West Virginia Supreme Court of Appeals Restores Jury Award In Spring Valley Drive Flooding Case

Court restores jury award in city flooding case

Nov. 14, 2014 @ 12:24 AM

HUNTINGTON — The West Virginia Supreme Court of Appeals ruled Thursday that monetary damages awarded by a Wayne County jury to homeowners on Spring Valley Drive and cut by the judge in the case be restored.

In doing so, the high court noted that it was crafting new case law in how damages in property cases should be assessed.

The lawsuit was filed by 30 residents along Spring Valley Drive whose homes had been damaged by a flood in May 2011, claiming the city of Huntington’s failure to maintain a trash rack along Krouts Creek was responsible for the high water.

A jury found the city liable for the damage in a January 2013 verdict and awarded more than $1 million in compensation to the residents for lost value of their property and to make necessary repairs, raising each home by two feet to get the structures out of the flood plain.

Circuit Judge Darrell Pratt had given instructions that, should the jury rule in the homeowners’ favor, it should award money either for repair of the homes or the lost property value, not both.

Therefore Pratt removed the money allocated by the jury for home repairs, which prompted the appeal to the Supreme Court.

The court ruled that the jury was given incorrect instructions based on a misinterpretation of prior case law, and that the state’s guidelines for such cases needed to be clarified, according to documents filed Thursday.

The Supreme Court ruled that no specific formula should be applied to property damage cases, and that common sense needed to be used to determine if the cost of repairs and the loss of property value overlap.

In this case, the court ruled they do not, because the homes along Spring Valley Drive will still have a diminished property value even after they are repaired.

“There is a stigma there that these homes are damaged, that this is a bad area because it’s been flooding out there for years,” said Johnathan Marshall, an attorney with Bailey & Glasser LLP, which represented the plaintiffs.

Marshall said the majority of the cases were settled because most of the plaintiffs did not want to go through with the appeal process.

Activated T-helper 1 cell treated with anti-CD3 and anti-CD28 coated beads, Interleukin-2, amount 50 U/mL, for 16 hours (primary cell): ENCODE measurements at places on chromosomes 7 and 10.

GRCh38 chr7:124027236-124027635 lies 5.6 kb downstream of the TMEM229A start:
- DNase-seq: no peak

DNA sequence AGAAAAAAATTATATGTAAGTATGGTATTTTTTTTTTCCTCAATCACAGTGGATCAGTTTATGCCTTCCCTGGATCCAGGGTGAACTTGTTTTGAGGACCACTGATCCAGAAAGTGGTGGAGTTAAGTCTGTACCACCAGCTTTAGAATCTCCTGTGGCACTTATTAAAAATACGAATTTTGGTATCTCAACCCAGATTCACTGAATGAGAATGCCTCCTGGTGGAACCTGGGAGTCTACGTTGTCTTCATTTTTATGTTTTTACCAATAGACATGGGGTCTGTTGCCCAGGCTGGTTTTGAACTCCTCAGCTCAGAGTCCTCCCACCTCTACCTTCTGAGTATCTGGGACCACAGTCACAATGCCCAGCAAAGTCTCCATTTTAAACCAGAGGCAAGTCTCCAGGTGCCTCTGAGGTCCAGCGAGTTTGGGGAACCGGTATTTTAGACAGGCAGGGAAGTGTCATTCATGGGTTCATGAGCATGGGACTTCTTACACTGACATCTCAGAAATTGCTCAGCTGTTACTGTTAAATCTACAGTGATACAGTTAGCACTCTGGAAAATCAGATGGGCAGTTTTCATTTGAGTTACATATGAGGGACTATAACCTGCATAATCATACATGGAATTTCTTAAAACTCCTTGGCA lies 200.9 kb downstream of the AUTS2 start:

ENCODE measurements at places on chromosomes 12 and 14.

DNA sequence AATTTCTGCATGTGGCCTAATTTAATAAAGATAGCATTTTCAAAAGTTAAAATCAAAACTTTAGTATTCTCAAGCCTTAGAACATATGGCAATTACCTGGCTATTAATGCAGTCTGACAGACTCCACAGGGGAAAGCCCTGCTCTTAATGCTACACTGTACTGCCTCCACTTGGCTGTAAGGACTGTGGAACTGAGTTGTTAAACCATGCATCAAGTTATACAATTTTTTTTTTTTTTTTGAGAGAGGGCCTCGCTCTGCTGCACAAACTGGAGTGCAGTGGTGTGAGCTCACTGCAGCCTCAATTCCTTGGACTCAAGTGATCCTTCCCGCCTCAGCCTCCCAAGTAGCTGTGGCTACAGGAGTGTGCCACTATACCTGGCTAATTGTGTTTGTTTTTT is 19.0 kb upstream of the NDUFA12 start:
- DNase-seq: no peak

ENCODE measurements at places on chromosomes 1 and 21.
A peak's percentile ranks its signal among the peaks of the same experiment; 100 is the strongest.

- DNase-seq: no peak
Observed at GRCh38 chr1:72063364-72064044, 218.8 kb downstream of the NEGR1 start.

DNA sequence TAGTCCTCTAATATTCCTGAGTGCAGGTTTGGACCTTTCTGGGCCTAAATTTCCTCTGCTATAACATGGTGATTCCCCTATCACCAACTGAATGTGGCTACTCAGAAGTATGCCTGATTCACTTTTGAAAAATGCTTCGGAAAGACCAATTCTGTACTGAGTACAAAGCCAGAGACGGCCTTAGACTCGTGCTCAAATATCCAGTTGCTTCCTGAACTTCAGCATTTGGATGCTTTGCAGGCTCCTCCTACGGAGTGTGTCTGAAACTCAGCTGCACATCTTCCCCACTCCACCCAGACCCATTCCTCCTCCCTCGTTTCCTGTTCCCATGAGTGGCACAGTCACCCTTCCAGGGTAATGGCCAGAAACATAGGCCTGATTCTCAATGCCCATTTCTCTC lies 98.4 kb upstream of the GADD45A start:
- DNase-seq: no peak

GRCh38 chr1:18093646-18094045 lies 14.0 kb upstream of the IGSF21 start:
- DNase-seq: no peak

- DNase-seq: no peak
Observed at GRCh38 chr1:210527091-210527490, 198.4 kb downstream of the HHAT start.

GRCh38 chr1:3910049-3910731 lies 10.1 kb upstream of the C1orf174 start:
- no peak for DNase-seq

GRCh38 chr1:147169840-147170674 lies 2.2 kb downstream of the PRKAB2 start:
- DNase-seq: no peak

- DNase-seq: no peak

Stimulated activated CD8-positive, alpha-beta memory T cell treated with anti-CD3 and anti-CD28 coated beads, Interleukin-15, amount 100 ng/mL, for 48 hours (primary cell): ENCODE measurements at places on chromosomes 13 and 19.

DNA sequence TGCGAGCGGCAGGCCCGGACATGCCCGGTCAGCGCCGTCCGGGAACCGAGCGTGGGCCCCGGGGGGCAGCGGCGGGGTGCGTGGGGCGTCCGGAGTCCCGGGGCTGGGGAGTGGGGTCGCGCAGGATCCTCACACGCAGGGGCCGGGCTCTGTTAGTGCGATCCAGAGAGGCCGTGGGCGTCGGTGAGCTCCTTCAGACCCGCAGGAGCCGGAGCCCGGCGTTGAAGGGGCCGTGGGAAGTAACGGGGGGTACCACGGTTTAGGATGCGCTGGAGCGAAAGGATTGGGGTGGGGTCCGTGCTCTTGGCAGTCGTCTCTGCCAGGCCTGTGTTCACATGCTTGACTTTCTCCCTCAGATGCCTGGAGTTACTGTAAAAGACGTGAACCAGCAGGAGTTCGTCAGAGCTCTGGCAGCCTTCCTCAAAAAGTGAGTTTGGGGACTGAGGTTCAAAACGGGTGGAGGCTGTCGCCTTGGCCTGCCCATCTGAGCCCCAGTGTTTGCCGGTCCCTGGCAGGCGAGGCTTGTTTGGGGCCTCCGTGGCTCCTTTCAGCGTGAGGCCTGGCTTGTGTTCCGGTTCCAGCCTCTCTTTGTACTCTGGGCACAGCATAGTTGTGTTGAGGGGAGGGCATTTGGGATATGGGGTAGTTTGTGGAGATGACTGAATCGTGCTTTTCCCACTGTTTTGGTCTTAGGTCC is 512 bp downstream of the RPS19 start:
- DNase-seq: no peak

The Supreme Court’s ruling affects five remaining plaintiffs.

“They’re not going to get $1 million or $500,000,” Marshall said. “They’re probably going to get something around $300,000, which is good for those people. We had one plaintiff who was awarded $71,000 in damages, and that was $1,000 over the fair market value of the house, so that was struck. How is that fair?”

Marshall said the decision brings state law up to speed with surrounding states, which have had similar rules in place.

“Nothing they decided was very earth-shattering,” he said. “The goal is to put the person in the situation they were in before the event happened, and there is no one formula for that.”

Marshall has another case involving Spring Valley Drive residents pending.

The area has consistently flooded since the Krouts Creek stormwater management project took place in 2005 to alleviate nuisance flooding within the city of Huntington.

Huntington Mayor Steve Williams had not seen the Supreme Court’s ruling as of Thursday evening, but said the city, along with the Army Corps of Engineers, has had to “drastically rework” the Krouts Creek system because of the problems in the area. He said the city has not received any complaints since rectifying the problem.

As published in The Herald-Dispatch.

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